The information provided in the Senate report also debunks other claims that were made both before and after the invasion of Iraq. In late 2001, Cheney declared that it was “pretty well confirmed” that Mohamed Atta, who is believed to be one of the September 11 hijackers, met with Iraqi intelligence officials. The Senate report reaffirmed what had been documented before—that the reports of such meetings were unfounded.

In 2003, Bush declared that Hussein was “an ally of Al Qaeda.” However, the report notes that Iraq viewed Al Qaeda with extreme suspicion and cites a 2002 Defense Intelligence Agency report that found, “Saddam’s regime is intensely secular and is wary of Islamic revolutionary movements.”

In February 2003, Bush declared, “Iraq has... provided Al Qaeda with chemical and biological weapons programs training,” a claim that has been repeated by the Bush administration many times since. However, the Senate committee rejected this claim.

The Senate report provides some sense of the methods used to create “evidence” of ties between Iraq and Al Qaeda. It recounts the “debriefing” of Ibn al-Shaykh al-Libi, an Al Qaeda member who was captured in early 2002. Al-Libi was the main source for claims that Iraq provided chemical weapons training to Al Qaeda members. He later recanted these statements, saying they were made under the threat of torture and rendition.

After first being questioned by the US, al-Libi was transferred to a foreign government, the identity of which is redacted from the report. There his interrogators demanded that he furnish details of Al Qaeda’s ties with Iraq.

The report states, “After his transfer to a foreign government, [redacted], al-Libi claimed that during his initial debriefings ‘he lied to the [foreign government service] [redacted] about future operations to avoid torture.’ Al-Libi told the CIA that the foreign government service [redacted] explained to him that a ‘long list of methods could be used against him which were extreme’ and that ‘he would confess because three thousand individuals had been in the chair before him and that each had confessed.’”

Though the section of the investigation released so far specifically avoids the question of pressure from the administration to “uncover” ties between Iraq and Al Qaeda, it does give one hint of this pressure. It notes that a June 2002 CIA report, “Iraq and al-Qa’ida: Interpreting a Murky Relationship,” was drawn up under a charge from the CIA deputy director of intelligence that analysts “lean far forward and do a speculative piece... If you were going to stretch to the maximum the evidence you had, what could you come up with?”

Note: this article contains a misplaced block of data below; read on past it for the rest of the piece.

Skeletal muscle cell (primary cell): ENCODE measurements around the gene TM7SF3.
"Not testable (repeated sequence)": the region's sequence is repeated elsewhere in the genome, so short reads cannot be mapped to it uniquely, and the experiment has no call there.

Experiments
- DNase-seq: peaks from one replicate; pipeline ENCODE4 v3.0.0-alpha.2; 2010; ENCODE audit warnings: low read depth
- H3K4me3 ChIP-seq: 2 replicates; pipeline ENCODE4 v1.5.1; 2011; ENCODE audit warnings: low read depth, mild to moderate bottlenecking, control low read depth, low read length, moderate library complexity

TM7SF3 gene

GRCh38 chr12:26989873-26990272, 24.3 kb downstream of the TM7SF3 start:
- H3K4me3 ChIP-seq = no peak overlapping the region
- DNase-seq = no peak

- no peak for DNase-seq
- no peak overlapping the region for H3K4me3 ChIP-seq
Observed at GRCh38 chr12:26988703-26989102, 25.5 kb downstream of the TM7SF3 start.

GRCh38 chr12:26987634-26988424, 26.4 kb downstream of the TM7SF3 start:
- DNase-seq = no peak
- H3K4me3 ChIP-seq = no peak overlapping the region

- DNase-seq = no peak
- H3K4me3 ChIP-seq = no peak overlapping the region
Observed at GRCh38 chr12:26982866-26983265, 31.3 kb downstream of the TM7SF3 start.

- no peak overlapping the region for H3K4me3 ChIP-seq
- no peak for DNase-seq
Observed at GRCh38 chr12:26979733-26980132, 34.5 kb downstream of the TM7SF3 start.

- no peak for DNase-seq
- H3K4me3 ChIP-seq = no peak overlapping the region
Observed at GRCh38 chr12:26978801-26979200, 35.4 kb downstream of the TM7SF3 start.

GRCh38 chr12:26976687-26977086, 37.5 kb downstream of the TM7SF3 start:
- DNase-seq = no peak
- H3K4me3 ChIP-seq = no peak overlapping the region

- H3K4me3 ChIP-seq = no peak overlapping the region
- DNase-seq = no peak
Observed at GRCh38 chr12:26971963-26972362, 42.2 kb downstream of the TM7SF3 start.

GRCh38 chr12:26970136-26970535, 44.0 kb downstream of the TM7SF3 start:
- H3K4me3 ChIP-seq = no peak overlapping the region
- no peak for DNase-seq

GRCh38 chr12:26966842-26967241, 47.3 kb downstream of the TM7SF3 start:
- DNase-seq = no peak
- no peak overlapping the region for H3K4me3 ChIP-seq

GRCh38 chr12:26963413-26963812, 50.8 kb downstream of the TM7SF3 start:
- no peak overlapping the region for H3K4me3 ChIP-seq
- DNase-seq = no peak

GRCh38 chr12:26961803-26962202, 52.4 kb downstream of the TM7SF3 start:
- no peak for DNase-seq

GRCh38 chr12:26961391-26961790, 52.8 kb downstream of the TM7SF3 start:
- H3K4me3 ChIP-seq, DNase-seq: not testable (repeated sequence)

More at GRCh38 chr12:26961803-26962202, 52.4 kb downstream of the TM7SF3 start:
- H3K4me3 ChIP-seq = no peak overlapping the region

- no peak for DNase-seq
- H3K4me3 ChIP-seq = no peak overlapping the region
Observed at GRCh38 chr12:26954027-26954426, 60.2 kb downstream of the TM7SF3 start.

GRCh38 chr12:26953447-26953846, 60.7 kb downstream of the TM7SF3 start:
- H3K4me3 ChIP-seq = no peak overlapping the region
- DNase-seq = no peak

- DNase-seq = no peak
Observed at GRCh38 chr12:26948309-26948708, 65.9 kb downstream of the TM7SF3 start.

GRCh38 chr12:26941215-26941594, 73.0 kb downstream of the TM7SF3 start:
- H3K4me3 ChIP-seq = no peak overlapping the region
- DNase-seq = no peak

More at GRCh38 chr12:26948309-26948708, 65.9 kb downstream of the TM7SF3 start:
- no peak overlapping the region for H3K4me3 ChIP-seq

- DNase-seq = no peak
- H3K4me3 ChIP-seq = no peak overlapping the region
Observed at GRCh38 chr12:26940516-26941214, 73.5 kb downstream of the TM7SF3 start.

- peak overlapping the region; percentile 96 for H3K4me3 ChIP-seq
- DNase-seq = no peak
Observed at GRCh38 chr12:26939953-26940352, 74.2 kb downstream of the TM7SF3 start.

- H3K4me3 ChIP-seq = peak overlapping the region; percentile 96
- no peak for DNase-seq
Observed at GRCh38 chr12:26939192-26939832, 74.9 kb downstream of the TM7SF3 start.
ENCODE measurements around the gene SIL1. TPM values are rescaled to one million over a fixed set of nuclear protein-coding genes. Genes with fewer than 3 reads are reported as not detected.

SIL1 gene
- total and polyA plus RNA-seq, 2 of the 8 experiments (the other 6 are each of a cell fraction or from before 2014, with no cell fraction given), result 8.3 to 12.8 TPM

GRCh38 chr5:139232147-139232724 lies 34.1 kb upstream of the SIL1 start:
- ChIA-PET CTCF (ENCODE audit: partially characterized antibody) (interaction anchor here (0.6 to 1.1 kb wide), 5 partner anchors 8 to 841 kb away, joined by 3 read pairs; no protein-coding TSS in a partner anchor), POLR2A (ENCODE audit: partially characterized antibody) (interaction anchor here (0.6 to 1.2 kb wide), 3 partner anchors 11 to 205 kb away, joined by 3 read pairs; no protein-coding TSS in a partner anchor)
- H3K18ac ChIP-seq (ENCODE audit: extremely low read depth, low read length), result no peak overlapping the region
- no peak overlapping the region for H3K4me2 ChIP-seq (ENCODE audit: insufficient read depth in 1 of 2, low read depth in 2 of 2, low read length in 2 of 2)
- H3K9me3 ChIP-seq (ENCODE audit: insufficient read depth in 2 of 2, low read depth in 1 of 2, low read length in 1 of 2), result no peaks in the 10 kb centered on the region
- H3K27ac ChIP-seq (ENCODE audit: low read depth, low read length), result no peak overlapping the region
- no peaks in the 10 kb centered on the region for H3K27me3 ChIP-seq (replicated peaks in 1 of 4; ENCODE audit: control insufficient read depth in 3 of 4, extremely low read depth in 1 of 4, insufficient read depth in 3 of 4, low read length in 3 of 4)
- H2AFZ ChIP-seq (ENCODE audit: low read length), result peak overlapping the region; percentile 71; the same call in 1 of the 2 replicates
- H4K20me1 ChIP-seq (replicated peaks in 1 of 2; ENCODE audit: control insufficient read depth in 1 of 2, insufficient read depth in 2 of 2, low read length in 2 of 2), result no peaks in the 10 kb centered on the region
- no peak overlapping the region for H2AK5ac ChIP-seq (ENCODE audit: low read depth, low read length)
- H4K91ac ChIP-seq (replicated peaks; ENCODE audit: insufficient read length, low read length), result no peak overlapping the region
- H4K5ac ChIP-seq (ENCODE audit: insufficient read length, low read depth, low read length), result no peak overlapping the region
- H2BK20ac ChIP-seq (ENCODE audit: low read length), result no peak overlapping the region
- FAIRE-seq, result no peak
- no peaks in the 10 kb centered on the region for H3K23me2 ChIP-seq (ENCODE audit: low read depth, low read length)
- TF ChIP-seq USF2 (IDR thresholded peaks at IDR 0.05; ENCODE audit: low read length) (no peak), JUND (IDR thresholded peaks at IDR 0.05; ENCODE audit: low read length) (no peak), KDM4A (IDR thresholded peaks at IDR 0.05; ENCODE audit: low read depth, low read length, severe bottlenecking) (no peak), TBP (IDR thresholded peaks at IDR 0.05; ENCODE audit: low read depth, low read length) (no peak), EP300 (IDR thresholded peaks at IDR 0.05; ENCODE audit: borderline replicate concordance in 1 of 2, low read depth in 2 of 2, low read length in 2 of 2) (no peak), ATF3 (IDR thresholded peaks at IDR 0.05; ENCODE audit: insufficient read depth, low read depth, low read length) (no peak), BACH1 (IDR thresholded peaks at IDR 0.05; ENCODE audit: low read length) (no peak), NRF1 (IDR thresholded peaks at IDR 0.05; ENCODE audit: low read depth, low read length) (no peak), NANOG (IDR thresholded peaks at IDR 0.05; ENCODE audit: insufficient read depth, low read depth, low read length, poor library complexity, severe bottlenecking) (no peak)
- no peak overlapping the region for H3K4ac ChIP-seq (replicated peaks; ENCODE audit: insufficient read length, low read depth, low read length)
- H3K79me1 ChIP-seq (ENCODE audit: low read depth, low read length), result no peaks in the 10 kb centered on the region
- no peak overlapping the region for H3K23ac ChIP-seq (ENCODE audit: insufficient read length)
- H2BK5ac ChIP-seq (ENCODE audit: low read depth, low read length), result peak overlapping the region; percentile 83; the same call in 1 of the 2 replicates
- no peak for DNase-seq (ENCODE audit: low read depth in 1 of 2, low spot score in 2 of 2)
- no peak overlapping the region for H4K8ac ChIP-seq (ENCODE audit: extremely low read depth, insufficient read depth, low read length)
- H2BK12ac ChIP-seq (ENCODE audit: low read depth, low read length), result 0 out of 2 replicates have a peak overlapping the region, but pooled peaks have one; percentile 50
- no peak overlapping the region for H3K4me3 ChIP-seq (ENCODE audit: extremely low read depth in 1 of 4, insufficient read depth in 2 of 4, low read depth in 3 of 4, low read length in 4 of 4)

In addition to surveying the evidence of ties between Iraq and Al Qaeda, the Senate report reviews the postwar evidence of Iraqi weapons of mass destruction programs. The committee reiterates that claims of Iraqi chemical, nuclear and biological weapons programs were uniformly false. Most of this material is based on previously released information—particularly the conclusions of the Iraq Survey Group, which published a report in October 2004. (See “Iraq WMD report proves Bush, Democrats lied to justify Iraq war”)

A second report also released last week by the Senate Intelligence Committee criticized the administration’s reliance on the Iraqi National Congress (INC), headed by Ahmad Chalabi. The INC, then a US-financed exile group, was a principal conduit for feeding false reports of Iraqi weapons programs and helping the administration manufacture justifications for the invasion.

The Senate report provides, once again, prima facie evidence of a systematic campaign of lies told to the American people, with the help of the mass media, to sell a war launched for entirely different reasons. These lies were necessary, and continue to be necessary, because they allow the government to claim that the occupation of Iraq is part of a “war on terror.”

Yet what is most remarkable is the minimal media coverage given the report and its negligible impact—and, more generally, the massive evidence of government lying—within the political establishment. The Democratic Party—which supports the occupation of Iraq and, as part of its 2006 election campaign, is attempting to criticize the administration from the right for not waging the “war on terror” successfully—has no interest in raising the fraudulent character of the whole enterprise.